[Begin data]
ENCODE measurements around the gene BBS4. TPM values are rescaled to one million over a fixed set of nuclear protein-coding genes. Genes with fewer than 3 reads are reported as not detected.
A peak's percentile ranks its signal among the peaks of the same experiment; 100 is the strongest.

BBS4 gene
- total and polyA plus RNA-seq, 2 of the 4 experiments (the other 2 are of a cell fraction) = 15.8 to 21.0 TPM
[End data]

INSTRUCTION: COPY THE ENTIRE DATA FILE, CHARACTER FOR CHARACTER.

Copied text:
ENCODE measurements around the gene BBS4. TPM values are rescaled to one million over a fixed set of nuclear protein-coding genes. Genes with fewer than 3 reads are reported as not detected.
A peak's percentile ranks its signal among the peaks of the same experiment; 100 is the strongest.

BBS4 gene
- total and polyA plus RNA-seq, 2 of the 4 experiments (the other 2 are of a cell fraction) = 15.8 to 21.0 TPM